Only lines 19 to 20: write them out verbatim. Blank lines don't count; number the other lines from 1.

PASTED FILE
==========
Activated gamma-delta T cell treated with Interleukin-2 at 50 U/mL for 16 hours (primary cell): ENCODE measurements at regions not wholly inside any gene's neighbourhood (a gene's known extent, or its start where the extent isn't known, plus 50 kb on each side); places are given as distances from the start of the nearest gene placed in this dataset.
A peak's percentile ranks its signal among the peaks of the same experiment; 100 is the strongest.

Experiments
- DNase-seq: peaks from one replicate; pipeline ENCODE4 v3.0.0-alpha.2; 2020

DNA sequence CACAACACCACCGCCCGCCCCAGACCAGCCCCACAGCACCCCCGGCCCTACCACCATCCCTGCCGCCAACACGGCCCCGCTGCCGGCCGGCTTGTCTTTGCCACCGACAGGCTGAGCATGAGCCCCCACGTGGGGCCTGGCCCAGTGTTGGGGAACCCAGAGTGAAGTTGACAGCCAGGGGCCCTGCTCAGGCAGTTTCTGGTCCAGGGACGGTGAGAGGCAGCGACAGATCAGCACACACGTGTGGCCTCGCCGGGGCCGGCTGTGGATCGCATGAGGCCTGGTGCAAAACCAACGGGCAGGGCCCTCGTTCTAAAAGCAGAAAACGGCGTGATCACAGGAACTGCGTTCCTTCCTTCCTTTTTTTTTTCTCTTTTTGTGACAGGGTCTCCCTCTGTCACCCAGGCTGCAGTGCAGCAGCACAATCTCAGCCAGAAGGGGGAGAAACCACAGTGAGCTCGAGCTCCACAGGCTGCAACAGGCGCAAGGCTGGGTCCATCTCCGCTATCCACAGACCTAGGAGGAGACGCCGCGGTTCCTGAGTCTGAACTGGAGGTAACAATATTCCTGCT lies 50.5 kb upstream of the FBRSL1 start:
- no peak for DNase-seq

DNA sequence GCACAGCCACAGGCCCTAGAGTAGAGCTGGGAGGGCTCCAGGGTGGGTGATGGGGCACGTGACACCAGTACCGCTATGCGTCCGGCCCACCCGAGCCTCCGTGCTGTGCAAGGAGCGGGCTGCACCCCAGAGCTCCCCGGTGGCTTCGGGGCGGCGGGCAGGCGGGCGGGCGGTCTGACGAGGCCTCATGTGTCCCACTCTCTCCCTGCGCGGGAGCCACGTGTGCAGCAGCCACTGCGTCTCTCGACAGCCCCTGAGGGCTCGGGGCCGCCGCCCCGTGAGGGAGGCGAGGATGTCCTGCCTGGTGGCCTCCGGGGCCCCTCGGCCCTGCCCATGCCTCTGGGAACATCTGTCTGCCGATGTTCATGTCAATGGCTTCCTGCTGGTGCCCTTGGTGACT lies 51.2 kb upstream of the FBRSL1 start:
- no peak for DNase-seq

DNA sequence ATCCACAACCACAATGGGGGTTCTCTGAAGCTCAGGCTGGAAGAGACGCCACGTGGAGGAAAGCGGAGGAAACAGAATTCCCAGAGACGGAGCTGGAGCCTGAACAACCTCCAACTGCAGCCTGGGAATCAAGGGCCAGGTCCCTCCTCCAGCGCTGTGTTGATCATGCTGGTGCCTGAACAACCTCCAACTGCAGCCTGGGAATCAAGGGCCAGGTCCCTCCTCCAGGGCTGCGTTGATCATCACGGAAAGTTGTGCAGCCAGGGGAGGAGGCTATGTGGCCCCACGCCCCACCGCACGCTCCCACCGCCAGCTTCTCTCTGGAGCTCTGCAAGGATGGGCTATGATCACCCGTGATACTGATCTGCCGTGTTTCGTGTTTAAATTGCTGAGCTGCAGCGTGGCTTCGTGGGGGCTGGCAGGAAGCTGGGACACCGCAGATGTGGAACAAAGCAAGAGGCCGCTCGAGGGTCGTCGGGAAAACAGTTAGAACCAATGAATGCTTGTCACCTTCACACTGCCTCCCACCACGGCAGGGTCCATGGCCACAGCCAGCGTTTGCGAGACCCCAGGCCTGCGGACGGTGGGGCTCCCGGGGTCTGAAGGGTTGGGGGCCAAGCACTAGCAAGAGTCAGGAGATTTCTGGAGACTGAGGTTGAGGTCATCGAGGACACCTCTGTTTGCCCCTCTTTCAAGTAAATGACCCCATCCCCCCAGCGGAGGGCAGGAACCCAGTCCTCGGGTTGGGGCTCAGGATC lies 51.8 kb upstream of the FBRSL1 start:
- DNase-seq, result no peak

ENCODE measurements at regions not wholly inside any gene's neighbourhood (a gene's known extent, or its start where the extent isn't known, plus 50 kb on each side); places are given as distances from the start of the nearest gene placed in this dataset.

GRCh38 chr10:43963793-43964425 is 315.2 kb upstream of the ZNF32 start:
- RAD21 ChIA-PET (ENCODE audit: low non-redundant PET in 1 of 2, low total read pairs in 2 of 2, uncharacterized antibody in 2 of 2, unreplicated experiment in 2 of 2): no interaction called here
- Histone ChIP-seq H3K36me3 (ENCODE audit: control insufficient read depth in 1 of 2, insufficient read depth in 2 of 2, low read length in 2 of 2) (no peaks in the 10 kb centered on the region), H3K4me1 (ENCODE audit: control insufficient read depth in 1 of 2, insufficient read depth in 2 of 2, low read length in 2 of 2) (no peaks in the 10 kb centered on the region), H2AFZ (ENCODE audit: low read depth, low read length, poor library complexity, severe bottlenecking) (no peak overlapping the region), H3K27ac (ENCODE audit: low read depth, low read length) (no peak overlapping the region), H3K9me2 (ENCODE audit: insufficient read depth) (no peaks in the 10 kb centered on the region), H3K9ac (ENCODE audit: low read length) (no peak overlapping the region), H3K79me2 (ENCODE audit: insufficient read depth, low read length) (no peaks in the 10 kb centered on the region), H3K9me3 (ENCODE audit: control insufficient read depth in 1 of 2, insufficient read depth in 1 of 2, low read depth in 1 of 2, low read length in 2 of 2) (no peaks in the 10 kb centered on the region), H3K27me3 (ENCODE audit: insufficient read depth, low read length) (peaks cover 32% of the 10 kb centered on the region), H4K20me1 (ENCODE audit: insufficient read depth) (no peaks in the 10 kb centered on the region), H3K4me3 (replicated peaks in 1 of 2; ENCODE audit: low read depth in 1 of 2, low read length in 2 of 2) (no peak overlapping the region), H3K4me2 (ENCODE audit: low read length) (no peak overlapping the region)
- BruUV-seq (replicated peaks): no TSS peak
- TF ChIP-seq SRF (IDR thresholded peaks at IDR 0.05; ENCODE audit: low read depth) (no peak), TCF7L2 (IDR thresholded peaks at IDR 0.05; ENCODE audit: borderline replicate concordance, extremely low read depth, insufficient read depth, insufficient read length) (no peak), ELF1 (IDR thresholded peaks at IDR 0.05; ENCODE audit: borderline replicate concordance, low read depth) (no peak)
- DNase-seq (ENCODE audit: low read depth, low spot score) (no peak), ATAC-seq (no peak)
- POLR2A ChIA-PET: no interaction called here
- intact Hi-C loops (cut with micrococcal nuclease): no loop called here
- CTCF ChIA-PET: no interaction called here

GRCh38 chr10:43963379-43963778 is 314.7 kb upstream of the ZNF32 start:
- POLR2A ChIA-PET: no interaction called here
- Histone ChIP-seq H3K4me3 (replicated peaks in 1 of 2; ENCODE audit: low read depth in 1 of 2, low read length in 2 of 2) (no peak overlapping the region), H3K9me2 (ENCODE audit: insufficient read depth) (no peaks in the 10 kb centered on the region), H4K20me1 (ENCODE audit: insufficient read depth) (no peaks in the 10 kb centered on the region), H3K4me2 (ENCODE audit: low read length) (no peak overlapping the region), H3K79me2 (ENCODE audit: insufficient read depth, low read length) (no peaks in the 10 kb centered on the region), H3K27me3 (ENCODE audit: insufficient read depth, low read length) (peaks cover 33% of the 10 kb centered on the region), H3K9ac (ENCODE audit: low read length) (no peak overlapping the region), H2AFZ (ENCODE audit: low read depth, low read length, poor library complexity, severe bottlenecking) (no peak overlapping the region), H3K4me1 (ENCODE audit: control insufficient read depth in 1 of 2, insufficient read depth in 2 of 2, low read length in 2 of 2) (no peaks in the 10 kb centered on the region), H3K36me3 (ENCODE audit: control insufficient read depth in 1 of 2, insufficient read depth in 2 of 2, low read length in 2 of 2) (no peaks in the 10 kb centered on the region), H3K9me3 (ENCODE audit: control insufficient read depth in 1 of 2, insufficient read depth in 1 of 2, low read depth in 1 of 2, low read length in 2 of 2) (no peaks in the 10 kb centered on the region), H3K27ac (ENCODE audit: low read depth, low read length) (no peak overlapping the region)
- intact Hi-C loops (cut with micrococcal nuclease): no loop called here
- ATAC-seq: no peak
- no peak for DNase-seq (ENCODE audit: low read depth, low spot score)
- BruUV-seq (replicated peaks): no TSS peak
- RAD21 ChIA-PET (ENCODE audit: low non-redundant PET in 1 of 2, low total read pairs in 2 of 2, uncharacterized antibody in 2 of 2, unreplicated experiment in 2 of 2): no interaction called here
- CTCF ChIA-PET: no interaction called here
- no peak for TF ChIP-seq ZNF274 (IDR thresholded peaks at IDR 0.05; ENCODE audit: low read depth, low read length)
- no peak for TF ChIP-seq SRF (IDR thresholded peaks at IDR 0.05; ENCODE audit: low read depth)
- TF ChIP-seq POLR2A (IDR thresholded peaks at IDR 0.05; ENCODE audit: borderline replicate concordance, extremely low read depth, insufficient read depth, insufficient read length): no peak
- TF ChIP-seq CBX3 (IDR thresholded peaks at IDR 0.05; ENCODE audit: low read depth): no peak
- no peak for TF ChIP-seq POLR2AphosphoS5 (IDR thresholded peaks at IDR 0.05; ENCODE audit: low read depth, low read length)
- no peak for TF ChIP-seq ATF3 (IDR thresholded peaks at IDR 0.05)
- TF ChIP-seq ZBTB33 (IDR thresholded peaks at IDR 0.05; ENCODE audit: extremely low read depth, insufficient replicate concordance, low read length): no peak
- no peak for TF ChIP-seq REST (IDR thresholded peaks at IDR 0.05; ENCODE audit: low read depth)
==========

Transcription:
- intact Hi-C loops (cut with micrococcal nuclease): no loop called here
- CTCF ChIA-PET: no interaction called here